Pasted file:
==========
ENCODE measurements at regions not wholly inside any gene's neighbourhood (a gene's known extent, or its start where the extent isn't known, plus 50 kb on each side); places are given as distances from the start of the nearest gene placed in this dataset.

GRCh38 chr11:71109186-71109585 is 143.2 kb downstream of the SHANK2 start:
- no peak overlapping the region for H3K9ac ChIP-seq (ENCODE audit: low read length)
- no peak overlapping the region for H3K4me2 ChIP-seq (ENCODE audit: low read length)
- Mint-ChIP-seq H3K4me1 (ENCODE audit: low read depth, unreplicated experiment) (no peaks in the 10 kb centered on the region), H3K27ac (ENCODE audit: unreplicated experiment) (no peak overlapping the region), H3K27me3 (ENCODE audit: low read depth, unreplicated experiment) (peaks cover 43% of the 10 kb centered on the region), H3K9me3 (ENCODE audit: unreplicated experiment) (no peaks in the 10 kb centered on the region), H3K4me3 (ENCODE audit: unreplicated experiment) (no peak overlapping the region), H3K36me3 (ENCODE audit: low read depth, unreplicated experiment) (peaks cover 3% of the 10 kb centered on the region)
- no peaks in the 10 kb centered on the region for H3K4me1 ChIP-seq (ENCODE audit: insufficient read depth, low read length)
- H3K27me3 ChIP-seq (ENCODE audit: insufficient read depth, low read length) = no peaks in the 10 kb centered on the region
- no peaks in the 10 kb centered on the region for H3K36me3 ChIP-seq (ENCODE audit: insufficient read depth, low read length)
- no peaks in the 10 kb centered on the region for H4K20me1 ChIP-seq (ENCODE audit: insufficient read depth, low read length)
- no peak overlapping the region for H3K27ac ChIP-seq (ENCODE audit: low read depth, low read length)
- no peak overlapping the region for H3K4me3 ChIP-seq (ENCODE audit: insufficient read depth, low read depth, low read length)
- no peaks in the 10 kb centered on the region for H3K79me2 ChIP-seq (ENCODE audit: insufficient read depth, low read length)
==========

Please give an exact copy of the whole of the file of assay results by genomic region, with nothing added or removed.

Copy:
ENCODE measurements at regions not wholly inside any gene's neighbourhood (a gene's known extent, or its start where the extent isn't known, plus 50 kb on each side); places are given as distances from the start of the nearest gene placed in this dataset.

GRCh38 chr11:71109186-71109585 is 143.2 kb downstream of the SHANK2 start:
- no peak overlapping the region for H3K9ac ChIP-seq (ENCODE audit: low read length)
- no peak overlapping the region for H3K4me2 ChIP-seq (ENCODE audit: low read length)
- Mint-ChIP-seq H3K4me1 (ENCODE audit: low read depth, unreplicated experiment) (no peaks in the 10 kb centered on the region), H3K27ac (ENCODE audit: unreplicated experiment) (no peak overlapping the region), H3K27me3 (ENCODE audit: low read depth, unreplicated experiment) (peaks cover 43% of the 10 kb centered on the region), H3K9me3 (ENCODE audit: unreplicated experiment) (no peaks in the 10 kb centered on the region), H3K4me3 (ENCODE audit: unreplicated experiment) (no peak overlapping the region), H3K36me3 (ENCODE audit: low read depth, unreplicated experiment) (peaks cover 3% of the 10 kb centered on the region)
- no peaks in the 10 kb centered on the region for H3K4me1 ChIP-seq (ENCODE audit: insufficient read depth, low read length)
- H3K27me3 ChIP-seq (ENCODE audit: insufficient read depth, low read length) = no peaks in the 10 kb centered on the region
- no peaks in the 10 kb centered on the region for H3K36me3 ChIP-seq (ENCODE audit: insufficient read depth, low read length)
- no peaks in the 10 kb centered on the region for H4K20me1 ChIP-seq (ENCODE audit: insufficient read depth, low read length)
- no peak overlapping the region for H3K27ac ChIP-seq (ENCODE audit: low read depth, low read length)
- no peak overlapping the region for H3K4me3 ChIP-seq (ENCODE audit: insufficient read depth, low read depth, low read length)
- no peaks in the 10 kb centered on the region for H3K79me2 ChIP-seq (ENCODE audit: insufficient read depth, low read length)